|Publication number||US6641148 B2|
|Application number||US 09/771,615|
|Publication date||Nov 4, 2003|
|Filing date||Jan 30, 2001|
|Priority date||Jan 30, 2001|
|Also published as||US20020101045|
|Publication number||09771615, 771615, US 6641148 B2, US 6641148B2, US-B2-6641148, US6641148 B2, US6641148B2|
|Original Assignee||Richard Schmidt|
|Export Citation||BiBTeX, EndNote, RefMan|
|Patent Citations (15), Referenced by (6), Classifications (7), Legal Events (3)|
|External Links: USPTO, USPTO Assignment, Espacenet|
1. Field of the Invention
This invention pertains to the field of equipment storage devices. More particularly, this invention pertains to a device in which certain types of heavy tools may be moved to a work station, restrained from moving, the lid be swung open, and the heavy tool be raised up and supported in efficient operating position with reduced effort on a force assisted pivoting support arm and with like reduced effort lowered back into the container and secured against thievery or by moving into a secure location.
2. Description of Prior Art
More and more businesses are switching from engineering, installing and maintaining their own piping systems to companies that specialize in piping systems due to the high cost of equipment and professional labor specific in performing these tasks. These special companies, large or small, are comprised of small groups of hard working individuals that travel from place to place, are highly skilled in pipe and tube preparation and installation and are adept at using the special equipment and techniques for accomplishing these services.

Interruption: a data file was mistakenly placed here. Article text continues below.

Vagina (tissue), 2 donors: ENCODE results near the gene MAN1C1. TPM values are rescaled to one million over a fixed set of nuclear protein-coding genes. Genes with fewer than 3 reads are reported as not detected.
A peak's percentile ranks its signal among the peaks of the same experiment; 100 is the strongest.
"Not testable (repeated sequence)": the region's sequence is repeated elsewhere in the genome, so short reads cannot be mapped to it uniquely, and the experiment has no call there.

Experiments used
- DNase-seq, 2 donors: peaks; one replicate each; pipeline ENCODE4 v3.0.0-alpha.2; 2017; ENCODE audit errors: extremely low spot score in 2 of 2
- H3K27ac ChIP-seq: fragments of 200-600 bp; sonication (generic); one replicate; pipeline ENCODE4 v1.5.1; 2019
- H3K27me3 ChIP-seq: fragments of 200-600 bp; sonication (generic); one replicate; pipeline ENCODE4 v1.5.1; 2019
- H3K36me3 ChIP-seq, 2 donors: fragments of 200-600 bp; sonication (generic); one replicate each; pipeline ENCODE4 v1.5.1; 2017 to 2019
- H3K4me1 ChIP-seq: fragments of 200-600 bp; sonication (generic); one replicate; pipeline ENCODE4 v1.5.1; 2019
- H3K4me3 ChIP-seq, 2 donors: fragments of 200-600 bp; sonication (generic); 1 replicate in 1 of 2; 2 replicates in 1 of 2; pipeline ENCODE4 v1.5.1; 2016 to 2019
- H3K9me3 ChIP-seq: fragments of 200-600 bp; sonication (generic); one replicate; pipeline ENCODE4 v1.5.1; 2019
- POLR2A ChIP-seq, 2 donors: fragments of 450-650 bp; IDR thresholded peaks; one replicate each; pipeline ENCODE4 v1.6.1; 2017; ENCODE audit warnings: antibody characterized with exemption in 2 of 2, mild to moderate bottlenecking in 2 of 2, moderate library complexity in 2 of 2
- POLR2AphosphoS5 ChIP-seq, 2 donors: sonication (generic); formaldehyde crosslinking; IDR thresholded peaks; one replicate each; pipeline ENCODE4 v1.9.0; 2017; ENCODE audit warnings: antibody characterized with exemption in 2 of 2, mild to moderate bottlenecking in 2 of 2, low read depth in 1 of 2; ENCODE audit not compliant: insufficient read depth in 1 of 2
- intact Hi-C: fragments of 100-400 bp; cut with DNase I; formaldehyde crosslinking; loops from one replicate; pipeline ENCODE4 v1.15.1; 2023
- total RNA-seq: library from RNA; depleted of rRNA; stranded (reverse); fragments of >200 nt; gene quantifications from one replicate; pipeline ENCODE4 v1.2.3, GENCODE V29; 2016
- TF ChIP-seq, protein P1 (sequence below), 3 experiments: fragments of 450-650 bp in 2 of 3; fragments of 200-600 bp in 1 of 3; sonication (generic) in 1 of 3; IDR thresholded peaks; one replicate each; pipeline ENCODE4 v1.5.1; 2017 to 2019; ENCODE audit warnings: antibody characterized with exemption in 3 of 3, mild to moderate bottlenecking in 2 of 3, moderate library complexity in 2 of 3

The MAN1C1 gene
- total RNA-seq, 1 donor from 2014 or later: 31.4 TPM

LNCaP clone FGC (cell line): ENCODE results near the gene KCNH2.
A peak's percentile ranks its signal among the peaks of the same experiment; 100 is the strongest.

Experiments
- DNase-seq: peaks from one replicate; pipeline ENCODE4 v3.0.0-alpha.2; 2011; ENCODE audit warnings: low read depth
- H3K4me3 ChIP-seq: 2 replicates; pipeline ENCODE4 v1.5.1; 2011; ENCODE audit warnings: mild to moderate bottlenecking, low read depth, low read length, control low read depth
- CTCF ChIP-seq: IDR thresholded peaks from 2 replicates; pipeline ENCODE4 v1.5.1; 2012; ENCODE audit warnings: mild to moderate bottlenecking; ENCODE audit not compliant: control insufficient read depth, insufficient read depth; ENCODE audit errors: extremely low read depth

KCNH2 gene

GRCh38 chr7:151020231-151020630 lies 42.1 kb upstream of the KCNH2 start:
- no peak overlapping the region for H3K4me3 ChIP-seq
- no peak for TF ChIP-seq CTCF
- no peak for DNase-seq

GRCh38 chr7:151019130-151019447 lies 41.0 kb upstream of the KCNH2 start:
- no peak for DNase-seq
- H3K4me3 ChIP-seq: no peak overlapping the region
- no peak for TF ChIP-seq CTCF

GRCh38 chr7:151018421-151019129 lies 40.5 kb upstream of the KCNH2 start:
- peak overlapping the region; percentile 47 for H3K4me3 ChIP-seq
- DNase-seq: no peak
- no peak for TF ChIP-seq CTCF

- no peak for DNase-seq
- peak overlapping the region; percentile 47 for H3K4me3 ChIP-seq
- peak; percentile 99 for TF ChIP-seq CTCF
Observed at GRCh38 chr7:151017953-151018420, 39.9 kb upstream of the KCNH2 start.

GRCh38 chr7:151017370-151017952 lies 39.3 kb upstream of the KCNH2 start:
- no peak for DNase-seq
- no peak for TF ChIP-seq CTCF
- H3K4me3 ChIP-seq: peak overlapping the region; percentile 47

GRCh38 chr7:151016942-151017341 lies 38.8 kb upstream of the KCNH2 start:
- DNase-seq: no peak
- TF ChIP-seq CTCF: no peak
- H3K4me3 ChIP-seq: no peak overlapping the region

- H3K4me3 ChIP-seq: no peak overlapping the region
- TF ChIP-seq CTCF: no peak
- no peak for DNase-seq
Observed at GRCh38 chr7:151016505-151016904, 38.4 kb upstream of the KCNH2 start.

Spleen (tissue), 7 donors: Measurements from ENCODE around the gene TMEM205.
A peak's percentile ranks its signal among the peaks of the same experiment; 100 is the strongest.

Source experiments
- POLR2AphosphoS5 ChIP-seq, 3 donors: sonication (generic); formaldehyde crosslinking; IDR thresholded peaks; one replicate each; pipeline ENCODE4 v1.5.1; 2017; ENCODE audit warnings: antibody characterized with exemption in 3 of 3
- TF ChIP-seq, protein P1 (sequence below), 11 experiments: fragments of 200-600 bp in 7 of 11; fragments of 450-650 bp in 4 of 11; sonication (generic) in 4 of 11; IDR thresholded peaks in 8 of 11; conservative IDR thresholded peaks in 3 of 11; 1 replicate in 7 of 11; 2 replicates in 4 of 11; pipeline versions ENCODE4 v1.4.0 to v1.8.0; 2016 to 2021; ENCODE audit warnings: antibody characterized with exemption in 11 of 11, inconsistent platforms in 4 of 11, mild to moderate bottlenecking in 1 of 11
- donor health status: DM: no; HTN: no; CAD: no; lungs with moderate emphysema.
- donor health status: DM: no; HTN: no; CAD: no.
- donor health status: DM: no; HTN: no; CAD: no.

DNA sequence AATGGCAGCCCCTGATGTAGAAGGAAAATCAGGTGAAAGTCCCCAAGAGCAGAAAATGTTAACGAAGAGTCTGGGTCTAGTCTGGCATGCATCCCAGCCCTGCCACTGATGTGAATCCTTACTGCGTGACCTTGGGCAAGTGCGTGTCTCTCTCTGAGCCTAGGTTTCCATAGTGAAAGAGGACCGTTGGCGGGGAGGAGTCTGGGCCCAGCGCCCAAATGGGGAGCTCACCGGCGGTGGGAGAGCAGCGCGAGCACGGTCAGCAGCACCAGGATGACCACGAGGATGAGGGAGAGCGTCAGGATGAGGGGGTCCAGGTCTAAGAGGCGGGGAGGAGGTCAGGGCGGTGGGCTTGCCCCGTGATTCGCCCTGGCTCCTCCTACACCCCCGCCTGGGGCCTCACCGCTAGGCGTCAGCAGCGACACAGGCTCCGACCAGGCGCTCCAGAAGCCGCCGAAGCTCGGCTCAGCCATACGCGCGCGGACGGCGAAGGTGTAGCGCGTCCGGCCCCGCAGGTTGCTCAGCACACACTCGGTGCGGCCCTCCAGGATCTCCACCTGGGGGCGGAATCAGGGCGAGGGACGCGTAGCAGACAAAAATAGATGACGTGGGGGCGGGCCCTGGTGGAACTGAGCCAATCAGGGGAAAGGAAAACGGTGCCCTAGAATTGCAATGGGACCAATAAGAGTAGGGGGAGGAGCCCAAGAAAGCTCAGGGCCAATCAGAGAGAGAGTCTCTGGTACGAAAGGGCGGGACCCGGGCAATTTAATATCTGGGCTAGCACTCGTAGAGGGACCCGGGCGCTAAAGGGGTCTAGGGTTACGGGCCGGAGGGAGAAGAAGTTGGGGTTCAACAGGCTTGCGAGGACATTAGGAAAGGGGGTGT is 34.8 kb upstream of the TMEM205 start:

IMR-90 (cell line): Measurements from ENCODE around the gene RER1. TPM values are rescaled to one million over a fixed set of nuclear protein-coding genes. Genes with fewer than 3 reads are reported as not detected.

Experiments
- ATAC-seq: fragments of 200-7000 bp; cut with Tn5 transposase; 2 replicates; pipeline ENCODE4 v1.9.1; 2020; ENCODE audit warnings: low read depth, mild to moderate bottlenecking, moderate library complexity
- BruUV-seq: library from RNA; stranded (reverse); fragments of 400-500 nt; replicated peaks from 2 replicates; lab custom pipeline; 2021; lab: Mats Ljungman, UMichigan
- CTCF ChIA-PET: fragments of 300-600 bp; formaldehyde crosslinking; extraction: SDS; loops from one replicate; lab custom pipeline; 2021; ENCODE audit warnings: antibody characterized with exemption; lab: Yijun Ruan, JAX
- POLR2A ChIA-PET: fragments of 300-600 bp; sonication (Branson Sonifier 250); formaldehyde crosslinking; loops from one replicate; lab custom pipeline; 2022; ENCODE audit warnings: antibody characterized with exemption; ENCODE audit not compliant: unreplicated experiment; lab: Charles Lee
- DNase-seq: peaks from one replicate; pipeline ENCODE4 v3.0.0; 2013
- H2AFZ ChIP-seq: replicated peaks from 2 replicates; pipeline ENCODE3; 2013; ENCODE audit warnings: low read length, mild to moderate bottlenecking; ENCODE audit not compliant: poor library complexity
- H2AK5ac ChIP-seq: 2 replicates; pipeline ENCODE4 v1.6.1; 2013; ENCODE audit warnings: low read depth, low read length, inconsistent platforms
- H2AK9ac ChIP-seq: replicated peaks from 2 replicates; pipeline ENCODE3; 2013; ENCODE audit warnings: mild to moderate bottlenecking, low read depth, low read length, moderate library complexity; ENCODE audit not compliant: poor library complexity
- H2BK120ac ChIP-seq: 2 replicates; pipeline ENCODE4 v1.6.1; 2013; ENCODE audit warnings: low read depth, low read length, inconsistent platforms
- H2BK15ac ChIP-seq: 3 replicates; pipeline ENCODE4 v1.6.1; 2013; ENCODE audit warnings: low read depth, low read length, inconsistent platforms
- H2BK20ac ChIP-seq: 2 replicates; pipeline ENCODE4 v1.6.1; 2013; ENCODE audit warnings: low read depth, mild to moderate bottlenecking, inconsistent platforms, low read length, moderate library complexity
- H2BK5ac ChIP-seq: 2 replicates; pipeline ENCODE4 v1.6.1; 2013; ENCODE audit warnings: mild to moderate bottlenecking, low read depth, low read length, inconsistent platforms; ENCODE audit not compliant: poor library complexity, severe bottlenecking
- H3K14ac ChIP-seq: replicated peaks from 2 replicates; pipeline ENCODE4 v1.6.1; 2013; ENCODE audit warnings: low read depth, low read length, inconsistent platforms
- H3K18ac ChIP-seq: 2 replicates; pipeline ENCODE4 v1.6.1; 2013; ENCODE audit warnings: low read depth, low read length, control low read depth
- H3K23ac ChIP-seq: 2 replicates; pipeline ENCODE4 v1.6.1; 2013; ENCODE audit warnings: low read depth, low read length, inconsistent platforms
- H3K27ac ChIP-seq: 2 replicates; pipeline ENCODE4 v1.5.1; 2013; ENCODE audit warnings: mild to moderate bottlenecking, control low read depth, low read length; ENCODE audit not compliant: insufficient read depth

The equipment used by these pipe and tube professionals includes but is not limited to pipe end threading machines for preparation of threaded joining of pipe and associated threaded fittings, pipe and tube end groove rolling machines for preparation of grooved fitting joining of pipe and tube and associated grooved fittings, and pipe and tube orbital cutting and beveling machines for preparation of joining by welding pipe and tube and associated weld fittings plus an assortment of machine support stands and tables, pipe and tube material support stands, hoisting equipment, drills, grinders, power cords and an assortment of pipe wrenches, wrenches, sockets, hand tools and the like. The pipe and tube end preparation machines are heavy and expensive devices required for the efficient installation of pipe and tube systems and thus require a certain amount of special handling and secure storage. In many companies the equipment required for a job is transported to the jobsite and then must be relocated at the jobsite to a localized work area, assembled and used, then either disassembled and stored and secured at the work area, or disassembled and relocated to secured storage at the jobsite. In this manner localized work area efficiency is increased enough to offset and/or exceed assembly, disassembly and storage time. By this manner individual efforts are not restricted by inefficient long distance preparation and transportation to the localized work area of work pieces on what are quite often rather large and complex jobsites.